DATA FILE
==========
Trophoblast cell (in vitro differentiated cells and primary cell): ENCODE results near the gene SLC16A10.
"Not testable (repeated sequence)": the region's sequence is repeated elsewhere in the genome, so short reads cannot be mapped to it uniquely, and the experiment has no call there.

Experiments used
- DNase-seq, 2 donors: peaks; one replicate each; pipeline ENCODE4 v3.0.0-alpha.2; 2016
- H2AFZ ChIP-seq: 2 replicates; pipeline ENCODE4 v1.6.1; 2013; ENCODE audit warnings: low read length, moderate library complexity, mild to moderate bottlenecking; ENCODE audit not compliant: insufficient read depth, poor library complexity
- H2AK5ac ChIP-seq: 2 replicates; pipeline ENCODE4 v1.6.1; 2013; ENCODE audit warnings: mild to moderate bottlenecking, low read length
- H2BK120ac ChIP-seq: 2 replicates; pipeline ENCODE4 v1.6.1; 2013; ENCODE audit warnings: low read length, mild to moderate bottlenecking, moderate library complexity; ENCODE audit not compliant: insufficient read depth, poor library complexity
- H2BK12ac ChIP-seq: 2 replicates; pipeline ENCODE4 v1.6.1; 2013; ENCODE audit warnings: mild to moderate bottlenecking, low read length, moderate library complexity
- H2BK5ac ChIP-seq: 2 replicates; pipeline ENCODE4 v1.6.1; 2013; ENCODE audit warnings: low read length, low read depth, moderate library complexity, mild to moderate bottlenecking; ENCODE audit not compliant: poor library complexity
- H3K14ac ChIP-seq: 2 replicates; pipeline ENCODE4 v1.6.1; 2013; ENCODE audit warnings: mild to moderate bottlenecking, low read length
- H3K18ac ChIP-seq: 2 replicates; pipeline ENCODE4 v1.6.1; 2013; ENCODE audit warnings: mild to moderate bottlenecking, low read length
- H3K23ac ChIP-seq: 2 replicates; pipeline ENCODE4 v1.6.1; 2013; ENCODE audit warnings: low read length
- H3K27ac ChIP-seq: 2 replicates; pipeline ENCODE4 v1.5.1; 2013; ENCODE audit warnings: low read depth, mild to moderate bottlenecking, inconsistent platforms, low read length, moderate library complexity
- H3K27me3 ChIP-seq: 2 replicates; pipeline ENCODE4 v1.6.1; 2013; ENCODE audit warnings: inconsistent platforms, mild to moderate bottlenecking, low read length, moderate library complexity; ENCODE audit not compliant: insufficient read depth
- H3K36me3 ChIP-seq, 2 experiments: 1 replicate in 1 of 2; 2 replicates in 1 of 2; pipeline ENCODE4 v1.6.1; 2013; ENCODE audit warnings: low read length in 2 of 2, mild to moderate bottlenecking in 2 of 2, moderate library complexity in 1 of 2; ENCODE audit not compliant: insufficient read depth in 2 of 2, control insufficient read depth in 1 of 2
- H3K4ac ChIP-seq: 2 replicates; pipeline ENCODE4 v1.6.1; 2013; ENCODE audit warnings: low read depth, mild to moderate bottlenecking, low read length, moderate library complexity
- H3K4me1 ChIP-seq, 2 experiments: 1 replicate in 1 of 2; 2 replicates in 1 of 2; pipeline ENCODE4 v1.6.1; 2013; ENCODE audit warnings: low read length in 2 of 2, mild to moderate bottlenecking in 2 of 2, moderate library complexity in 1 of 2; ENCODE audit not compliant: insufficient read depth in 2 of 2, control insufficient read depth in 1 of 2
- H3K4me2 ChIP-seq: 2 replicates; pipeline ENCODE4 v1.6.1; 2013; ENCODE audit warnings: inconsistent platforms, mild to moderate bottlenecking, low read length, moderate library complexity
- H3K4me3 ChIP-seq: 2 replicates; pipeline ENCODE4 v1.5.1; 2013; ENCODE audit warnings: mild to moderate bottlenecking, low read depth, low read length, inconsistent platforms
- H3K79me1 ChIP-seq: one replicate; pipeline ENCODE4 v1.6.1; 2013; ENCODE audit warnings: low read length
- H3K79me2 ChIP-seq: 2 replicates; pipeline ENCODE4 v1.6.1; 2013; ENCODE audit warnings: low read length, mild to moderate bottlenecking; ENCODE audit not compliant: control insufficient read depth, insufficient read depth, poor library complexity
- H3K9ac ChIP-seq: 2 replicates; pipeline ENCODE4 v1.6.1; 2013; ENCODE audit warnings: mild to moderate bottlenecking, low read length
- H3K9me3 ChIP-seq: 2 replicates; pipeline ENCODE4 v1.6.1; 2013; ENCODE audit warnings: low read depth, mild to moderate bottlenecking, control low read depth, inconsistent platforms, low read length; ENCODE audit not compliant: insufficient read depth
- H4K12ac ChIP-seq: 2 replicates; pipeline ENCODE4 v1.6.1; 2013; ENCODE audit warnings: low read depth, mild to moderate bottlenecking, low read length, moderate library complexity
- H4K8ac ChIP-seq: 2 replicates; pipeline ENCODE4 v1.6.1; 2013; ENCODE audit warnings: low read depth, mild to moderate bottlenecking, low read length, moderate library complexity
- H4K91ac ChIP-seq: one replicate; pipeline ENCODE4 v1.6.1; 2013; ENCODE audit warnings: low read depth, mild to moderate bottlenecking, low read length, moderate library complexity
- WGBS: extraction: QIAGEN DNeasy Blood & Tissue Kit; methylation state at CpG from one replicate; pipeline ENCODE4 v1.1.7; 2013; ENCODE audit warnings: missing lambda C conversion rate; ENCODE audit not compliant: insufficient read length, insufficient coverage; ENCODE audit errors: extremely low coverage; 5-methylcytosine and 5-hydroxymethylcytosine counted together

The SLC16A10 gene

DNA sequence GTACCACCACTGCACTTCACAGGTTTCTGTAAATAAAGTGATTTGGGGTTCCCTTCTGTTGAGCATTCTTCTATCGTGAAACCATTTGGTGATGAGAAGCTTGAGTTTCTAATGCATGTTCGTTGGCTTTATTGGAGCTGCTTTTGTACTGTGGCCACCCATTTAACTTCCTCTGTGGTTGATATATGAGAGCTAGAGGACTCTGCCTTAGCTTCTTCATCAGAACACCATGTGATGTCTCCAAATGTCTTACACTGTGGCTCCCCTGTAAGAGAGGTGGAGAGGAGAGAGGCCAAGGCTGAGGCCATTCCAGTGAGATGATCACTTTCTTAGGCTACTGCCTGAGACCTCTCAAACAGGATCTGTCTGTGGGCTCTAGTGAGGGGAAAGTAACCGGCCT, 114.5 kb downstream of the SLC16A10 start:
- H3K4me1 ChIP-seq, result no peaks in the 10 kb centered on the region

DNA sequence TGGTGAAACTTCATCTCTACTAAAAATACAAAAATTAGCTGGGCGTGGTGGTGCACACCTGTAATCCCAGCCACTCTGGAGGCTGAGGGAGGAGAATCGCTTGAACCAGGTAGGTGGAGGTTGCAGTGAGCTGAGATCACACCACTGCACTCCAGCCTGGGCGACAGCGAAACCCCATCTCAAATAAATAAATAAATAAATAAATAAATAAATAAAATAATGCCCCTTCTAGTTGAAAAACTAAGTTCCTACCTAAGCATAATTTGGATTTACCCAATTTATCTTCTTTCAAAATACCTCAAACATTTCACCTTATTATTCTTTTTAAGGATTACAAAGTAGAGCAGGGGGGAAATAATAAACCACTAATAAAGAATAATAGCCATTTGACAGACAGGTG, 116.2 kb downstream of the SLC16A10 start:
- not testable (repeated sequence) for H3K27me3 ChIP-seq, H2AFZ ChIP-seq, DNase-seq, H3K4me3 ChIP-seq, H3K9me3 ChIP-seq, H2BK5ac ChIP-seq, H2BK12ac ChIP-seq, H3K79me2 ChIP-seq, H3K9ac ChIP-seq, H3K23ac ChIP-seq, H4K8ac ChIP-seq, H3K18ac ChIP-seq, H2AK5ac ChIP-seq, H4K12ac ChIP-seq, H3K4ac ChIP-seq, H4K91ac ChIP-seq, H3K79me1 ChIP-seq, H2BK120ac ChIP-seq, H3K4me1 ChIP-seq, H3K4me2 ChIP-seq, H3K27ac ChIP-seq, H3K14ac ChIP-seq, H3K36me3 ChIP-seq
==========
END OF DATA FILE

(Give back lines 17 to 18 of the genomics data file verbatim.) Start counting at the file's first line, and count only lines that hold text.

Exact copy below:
- H3K4me1 ChIP-seq, 2 experiments: 1 replicate in 1 of 2; 2 replicates in 1 of 2; pipeline ENCODE4 v1.6.1; 2013; ENCODE audit warnings: low read length in 2 of 2, mild to moderate bottlenecking in 2 of 2, moderate library complexity in 1 of 2; ENCODE audit not compliant: insufficient read depth in 2 of 2, control insufficient read depth in 1 of 2
- H3K4me2 ChIP-seq: 2 replicates; pipeline ENCODE4 v1.6.1; 2013; ENCODE audit warnings: inconsistent platforms, mild to moderate bottlenecking, low read length, moderate library complexity